More than half of Hong Kong’s workforce believe that their jobs are under threat from the rapid growth of the digital economy, while over 40 per cent feel that they do not have the right skills to compete in it, a survey has found.
The survey was conducted by tech consultants IDC for Workday, a major provider of enterprise cloud applications for finance and human resources, and it polled over 1,400 employees from eight Asia-Pacific countries to assess their attitudes towards the digital economy.
David Hope, president of Workday Asia-Pacific, said that manual jobs were the most at risk from digitalisation, such as sorting through job applicants’ CVs in the initial stages of the hiring process, and call centre operators.
“We hear all this terminology about how AI will impact the industry, but it will take time,” said Hope. “Transformation takes time because there is so much foundation work that needs to be done.”
The poll also showed that Hong Kong employees were the third unhappiest in the Asia-Pacific region after South Korea and Japan, with 23 per cent saying they were unsatisfied with their job.
A quarter of local respondents said they planned to leave their current employer within a year, with the biggest factors being wages, work-life balance and a lack of career prospects because of digitalisation. Thirty per cent of Hong Kong workers also said they were not getting adequate training in digital skills.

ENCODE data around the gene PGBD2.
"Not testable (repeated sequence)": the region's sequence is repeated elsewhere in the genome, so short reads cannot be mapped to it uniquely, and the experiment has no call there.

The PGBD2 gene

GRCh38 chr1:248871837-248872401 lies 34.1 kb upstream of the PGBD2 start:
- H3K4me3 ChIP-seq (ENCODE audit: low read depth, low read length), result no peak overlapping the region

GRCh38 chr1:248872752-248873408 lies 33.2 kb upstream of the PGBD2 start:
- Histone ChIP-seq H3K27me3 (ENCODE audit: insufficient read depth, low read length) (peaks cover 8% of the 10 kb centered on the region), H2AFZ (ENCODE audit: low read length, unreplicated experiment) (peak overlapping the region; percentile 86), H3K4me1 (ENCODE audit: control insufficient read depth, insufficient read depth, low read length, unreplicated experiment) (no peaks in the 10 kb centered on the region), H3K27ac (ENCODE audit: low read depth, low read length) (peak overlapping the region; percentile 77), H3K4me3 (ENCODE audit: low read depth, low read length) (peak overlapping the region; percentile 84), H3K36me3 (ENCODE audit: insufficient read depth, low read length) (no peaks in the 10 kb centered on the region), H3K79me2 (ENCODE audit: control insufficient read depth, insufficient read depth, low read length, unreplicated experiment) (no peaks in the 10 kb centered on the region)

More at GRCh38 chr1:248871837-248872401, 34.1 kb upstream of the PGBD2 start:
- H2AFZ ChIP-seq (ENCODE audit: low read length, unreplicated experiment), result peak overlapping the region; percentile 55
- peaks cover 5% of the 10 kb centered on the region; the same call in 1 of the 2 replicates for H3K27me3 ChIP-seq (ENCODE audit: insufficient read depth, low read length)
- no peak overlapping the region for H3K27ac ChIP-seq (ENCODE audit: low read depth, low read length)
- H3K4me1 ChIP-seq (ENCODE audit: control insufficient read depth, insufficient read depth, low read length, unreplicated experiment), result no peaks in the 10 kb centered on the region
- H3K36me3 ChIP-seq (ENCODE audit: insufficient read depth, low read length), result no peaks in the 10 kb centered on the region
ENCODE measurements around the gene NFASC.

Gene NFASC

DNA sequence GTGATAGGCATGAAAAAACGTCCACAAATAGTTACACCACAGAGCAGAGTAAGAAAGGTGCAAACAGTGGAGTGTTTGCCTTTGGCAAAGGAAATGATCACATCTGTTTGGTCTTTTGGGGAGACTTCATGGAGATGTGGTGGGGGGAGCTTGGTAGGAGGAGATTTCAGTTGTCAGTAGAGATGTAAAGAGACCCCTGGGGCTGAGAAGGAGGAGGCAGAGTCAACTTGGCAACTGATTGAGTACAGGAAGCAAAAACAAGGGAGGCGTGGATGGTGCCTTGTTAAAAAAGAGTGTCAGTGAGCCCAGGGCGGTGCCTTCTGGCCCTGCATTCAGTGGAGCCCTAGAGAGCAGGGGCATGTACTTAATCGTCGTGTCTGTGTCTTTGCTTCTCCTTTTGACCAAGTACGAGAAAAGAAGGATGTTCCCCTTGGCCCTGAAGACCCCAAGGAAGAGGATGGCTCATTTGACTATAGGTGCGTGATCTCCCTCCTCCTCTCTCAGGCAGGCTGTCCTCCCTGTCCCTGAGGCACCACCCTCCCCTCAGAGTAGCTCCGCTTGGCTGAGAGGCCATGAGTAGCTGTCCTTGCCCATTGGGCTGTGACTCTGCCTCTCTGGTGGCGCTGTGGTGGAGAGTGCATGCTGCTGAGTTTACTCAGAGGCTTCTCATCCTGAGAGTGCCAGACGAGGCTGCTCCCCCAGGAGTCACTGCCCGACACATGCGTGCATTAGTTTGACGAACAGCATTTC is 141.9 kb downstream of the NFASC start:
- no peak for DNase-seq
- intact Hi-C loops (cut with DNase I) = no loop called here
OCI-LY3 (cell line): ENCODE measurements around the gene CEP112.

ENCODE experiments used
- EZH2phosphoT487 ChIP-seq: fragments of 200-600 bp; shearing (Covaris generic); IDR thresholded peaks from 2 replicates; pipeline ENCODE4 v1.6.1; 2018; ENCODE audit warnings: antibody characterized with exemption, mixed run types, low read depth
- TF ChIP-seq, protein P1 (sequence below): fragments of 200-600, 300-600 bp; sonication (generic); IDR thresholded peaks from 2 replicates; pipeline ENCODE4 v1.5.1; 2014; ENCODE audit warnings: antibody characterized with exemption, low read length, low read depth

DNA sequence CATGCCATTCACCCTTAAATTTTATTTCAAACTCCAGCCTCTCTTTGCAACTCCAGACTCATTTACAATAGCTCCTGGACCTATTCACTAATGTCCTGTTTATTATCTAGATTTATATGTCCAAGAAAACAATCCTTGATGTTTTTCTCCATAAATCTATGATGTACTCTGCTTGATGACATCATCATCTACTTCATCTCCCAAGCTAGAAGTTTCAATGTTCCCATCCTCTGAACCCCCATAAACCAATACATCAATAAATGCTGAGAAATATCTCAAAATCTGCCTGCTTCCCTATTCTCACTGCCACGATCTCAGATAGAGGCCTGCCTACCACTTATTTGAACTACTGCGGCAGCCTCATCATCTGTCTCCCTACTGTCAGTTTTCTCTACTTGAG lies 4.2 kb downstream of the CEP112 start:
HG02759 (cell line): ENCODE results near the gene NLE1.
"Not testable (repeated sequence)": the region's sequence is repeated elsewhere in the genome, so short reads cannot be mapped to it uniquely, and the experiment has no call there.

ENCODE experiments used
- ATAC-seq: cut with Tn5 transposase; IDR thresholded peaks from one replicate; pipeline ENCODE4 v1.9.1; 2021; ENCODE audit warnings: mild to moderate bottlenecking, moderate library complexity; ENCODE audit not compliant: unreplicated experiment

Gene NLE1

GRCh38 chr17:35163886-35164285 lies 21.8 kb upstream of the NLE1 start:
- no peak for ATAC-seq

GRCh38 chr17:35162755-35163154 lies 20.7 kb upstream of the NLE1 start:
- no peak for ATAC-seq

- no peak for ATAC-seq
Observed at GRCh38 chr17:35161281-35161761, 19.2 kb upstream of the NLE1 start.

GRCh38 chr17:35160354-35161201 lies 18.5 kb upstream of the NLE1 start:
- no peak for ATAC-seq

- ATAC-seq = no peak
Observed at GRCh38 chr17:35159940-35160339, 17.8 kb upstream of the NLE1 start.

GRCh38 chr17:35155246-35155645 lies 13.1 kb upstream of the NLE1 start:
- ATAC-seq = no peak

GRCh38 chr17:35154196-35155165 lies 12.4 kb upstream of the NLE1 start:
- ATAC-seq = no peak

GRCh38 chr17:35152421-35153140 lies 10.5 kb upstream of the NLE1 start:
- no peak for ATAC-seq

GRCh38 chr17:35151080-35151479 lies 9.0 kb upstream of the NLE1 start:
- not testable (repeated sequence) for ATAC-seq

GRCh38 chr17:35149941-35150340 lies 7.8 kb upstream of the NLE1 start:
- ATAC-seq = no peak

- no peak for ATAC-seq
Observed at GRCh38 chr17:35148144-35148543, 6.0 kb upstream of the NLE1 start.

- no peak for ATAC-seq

Hope said that the next step is for firms to provide very proactive training and education in digital skills “to make employees feel empowered and not as though they were being left behind”.
Hong Kong’s digital economy was set to be worth at least US$9 billion by 2020 and about 60 per cent of Asia-Pacific countries’ GDP excluding Japan will be digitalised, the survey said.
As part of the government’s long-term vision to transform Hong Kong into a smart city rivalling the likes of Singapore, Shenzhen and Tokyo, HK$50 billion was set aside in this year’s budget to develop the city into a leading centre of technology and innovation.
However, many Hong Kong companies have been slow to take up robotic automation technologies in the first place despite their vast cost-saving potential. Nearly 80 per cent of companies in the city were either unaware of financial automation or had no plans to adopt them, according to a March survey from KPMG China and the Association of Chartered Certified Accountants Hong Kong.
Robotic process automation is an emerging form of digital labour powered by software robots or artificial intelligence, which mimic human actions relating to a wide variety of business transactions.
Hope said that Hong Kong’s economy could potentially lose out if firms do not digitalise fast enough but was optimistic that they speed up its adoption. “For a lot of industries all over the world, if they don’t take these new digital opportunities, they will lose out. Hong Kong is no different, but it has always been very adaptive and typically pretty savvy to market demands. I’m confident that Hong Kong has what it takes to adapt to the new economy.”
Daniel-Zoe Jimenez, research director at IDC Asia-Pacific, said digital transformation is creating impact on a macroeconomic scale.
“Every growing enterprise must become a ‘digital native’ in the way its executives and employees think and act, to challenge digital disrupters and become successful players in the digital economy, or may not survive.”